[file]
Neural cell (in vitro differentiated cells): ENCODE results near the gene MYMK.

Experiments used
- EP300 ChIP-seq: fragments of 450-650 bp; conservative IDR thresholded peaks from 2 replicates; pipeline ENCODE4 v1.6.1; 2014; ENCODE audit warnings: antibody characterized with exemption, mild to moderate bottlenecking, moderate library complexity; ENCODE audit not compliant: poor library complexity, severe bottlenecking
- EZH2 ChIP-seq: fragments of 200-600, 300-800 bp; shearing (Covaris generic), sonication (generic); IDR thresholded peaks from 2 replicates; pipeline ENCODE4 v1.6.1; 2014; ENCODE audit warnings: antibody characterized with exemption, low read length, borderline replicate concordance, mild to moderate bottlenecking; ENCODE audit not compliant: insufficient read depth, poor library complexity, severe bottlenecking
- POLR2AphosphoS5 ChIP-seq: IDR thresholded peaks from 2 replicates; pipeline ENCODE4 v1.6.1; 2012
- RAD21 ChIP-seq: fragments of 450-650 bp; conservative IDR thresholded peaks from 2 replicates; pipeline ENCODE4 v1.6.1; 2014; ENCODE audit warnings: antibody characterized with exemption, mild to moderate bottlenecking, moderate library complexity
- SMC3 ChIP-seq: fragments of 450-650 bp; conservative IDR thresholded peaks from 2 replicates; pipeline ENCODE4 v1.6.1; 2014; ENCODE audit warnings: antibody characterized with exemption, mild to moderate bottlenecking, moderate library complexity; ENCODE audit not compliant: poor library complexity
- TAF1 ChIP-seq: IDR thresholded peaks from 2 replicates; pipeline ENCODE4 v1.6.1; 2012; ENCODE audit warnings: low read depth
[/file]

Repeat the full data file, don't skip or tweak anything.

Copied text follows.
Neural cell (in vitro differentiated cells): ENCODE results near the gene MYMK.

Experiments used
- EP300 ChIP-seq: fragments of 450-650 bp; conservative IDR thresholded peaks from 2 replicates; pipeline ENCODE4 v1.6.1; 2014; ENCODE audit warnings: antibody characterized with exemption, mild to moderate bottlenecking, moderate library complexity; ENCODE audit not compliant: poor library complexity, severe bottlenecking
- EZH2 ChIP-seq: fragments of 200-600, 300-800 bp; shearing (Covaris generic), sonication (generic); IDR thresholded peaks from 2 replicates; pipeline ENCODE4 v1.6.1; 2014; ENCODE audit warnings: antibody characterized with exemption, low read length, borderline replicate concordance, mild to moderate bottlenecking; ENCODE audit not compliant: insufficient read depth, poor library complexity, severe bottlenecking
- POLR2AphosphoS5 ChIP-seq: IDR thresholded peaks from 2 replicates; pipeline ENCODE4 v1.6.1; 2012
- RAD21 ChIP-seq: fragments of 450-650 bp; conservative IDR thresholded peaks from 2 replicates; pipeline ENCODE4 v1.6.1; 2014; ENCODE audit warnings: antibody characterized with exemption, mild to moderate bottlenecking, moderate library complexity
- SMC3 ChIP-seq: fragments of 450-650 bp; conservative IDR thresholded peaks from 2 replicates; pipeline ENCODE4 v1.6.1; 2014; ENCODE audit warnings: antibody characterized with exemption, mild to moderate bottlenecking, moderate library complexity; ENCODE audit not compliant: poor library complexity
- TAF1 ChIP-seq: IDR thresholded peaks from 2 replicates; pipeline ENCODE4 v1.6.1; 2012; ENCODE audit warnings: low read depth